The Basic Bowling Program provides coaches to help bowlers learn how to aim with accuracy and precision. The program’s main goal is to help bowlers feel comfortable enough to join a league on a future date.
"Anyone can join a league because like any other sport bowling takes practice and one can learn more and more about the sport every game,” said Johnson.
A fun way to spend more time at the Sooner Bowling Center is to join a league. There are league games almost every night and the Sooner Bowling Center encourages all ages to come out and enjoy the sport. By taking advantage of the summer special prices you can learn how to play and gain bowling experience and friendship through the many leagues. Leagues are good for both beginners and experienced players. Beginners can receive handicaps to help make the games more exciting and experienced bowlers can practice and show off with their friends. There are leagues for all ages. Seniors, adults, youth, shot challenges and teams of three are just a few of the leagues the Sooner Bowling Center offers. “Nine pin no tap,” an employee favorite, is a popular league that plays on Thursday evenings. “Nine pin no tap” is exactly like regular bowling, except you get a strike if you hit nine pins with two balls. This is a fun way to encourage bowlers and give them confidence as they watch their scores get higher and higher.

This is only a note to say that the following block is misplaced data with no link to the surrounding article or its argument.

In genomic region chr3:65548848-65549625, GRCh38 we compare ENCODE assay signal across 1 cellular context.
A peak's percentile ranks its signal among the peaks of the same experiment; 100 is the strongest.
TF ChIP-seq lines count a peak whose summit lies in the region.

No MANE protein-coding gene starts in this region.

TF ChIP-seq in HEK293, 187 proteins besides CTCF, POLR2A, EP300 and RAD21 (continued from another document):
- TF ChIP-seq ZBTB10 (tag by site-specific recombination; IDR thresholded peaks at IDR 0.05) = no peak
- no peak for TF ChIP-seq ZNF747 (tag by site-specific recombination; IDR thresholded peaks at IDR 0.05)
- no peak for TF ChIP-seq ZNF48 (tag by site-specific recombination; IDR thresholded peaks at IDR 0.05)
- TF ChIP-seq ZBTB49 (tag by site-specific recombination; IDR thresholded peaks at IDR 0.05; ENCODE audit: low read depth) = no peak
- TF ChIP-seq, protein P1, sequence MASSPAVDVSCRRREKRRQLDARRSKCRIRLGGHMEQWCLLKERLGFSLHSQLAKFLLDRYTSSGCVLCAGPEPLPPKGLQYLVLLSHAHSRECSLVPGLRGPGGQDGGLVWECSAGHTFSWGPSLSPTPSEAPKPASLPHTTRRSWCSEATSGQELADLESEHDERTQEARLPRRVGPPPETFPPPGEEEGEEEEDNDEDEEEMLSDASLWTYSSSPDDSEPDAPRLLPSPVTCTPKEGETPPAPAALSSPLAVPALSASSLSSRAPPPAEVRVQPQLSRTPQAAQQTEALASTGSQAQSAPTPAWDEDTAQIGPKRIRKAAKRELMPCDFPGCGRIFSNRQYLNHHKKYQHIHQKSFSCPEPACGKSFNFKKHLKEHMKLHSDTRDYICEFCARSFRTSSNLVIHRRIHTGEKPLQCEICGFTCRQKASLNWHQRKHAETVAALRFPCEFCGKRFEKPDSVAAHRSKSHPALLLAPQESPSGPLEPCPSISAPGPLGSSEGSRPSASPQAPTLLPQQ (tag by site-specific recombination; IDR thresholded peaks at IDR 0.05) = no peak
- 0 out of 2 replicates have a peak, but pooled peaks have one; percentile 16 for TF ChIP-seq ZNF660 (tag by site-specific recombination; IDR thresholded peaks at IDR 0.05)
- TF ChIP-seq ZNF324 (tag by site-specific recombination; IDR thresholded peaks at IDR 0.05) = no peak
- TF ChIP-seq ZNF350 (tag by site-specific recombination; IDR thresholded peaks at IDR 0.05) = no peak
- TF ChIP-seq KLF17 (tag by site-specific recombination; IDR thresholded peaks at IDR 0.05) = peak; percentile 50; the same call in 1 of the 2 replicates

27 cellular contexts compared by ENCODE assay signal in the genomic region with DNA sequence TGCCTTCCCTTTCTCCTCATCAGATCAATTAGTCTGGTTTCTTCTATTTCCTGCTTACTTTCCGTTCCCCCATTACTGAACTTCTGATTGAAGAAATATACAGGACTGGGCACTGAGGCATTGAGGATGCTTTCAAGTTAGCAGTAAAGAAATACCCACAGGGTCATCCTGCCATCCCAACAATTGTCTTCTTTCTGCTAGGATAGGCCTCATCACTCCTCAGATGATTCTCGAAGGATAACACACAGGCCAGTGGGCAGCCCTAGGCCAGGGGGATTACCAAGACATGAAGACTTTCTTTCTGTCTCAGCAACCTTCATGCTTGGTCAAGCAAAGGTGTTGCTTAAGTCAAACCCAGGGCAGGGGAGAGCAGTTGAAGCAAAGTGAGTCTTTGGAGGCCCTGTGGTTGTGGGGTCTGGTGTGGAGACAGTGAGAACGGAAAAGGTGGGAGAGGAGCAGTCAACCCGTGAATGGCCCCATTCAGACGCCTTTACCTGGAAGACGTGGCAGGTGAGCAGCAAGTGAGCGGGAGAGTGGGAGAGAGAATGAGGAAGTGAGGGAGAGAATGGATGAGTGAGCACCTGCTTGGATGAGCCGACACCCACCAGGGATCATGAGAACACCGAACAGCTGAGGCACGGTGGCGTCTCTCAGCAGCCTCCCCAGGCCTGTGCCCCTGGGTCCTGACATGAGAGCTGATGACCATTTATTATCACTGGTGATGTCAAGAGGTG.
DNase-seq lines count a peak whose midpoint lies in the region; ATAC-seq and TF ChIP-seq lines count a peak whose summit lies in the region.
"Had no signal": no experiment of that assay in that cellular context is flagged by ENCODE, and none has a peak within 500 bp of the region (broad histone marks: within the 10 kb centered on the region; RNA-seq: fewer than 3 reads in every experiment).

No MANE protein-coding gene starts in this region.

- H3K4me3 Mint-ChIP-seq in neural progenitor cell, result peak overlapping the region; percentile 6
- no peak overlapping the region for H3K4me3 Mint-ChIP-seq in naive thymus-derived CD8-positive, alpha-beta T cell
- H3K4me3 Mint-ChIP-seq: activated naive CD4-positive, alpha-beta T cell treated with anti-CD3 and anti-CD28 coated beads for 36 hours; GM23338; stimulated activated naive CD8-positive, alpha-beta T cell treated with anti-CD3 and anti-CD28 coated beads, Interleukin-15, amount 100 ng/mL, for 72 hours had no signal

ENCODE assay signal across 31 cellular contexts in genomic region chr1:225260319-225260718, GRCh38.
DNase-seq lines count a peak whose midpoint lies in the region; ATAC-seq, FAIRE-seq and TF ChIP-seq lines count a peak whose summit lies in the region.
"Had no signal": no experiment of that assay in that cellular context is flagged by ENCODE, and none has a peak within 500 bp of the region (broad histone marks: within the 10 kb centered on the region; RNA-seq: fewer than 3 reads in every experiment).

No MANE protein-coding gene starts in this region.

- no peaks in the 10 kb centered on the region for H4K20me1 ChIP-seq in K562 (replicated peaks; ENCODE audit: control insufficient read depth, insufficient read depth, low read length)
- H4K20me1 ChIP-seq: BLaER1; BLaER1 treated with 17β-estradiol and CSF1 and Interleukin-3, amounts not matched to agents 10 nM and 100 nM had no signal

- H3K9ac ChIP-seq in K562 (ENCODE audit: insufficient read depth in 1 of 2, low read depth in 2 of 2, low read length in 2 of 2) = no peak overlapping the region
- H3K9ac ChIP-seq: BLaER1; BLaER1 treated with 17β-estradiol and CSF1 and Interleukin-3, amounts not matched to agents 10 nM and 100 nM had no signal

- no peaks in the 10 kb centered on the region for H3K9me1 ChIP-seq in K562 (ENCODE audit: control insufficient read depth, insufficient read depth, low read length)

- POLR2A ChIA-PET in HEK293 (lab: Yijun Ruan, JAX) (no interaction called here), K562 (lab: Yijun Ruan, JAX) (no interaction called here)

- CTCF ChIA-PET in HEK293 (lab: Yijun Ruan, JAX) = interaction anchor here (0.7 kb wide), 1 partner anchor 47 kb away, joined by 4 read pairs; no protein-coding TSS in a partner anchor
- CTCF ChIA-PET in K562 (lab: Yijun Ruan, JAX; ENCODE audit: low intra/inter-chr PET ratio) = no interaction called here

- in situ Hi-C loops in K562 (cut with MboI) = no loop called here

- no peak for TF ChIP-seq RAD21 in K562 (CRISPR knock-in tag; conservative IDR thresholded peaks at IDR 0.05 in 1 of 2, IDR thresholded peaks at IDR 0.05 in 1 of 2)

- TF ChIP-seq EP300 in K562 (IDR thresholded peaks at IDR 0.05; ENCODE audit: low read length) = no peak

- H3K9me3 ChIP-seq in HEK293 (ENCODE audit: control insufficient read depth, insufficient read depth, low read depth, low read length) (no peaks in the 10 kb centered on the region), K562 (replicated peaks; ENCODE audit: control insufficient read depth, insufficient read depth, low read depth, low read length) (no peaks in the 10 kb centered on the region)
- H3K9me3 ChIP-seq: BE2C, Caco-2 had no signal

Have a free night or just want something fun to do with friends and family? Attend the thirtieth anniversary party at the Sooner Bowling Center for summer fun, food and tons of entertainment.